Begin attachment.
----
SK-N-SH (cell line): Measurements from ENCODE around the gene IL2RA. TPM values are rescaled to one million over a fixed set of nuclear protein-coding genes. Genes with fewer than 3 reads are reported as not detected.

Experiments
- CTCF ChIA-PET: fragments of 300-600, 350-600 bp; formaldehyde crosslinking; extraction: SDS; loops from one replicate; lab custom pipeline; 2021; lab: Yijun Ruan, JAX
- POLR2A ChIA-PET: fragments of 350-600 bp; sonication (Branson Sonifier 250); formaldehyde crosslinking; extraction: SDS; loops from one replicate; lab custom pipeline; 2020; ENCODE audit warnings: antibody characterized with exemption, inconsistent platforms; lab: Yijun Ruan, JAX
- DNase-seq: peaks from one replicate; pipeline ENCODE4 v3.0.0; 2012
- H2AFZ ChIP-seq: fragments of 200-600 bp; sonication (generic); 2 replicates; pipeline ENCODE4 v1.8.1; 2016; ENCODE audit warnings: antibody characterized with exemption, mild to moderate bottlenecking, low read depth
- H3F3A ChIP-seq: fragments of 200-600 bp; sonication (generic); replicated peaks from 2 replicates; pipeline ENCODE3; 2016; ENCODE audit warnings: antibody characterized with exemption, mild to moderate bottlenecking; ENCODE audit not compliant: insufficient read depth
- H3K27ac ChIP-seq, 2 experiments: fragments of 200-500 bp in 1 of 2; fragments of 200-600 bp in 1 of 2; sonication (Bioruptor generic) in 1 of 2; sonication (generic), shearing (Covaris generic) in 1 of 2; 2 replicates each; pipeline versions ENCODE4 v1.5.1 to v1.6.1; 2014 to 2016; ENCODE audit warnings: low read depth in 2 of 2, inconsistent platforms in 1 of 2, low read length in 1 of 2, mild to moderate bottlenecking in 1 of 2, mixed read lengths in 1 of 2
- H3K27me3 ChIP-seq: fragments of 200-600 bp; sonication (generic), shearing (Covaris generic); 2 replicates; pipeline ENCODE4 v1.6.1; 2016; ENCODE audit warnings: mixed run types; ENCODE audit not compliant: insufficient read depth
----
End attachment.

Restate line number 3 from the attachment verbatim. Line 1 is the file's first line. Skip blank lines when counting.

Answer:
- CTCF ChIA-PET: fragments of 300-600, 350-600 bp; formaldehyde crosslinking; extraction: SDS; loops from one replicate; lab custom pipeline; 2021; lab: Yijun Ruan, JAX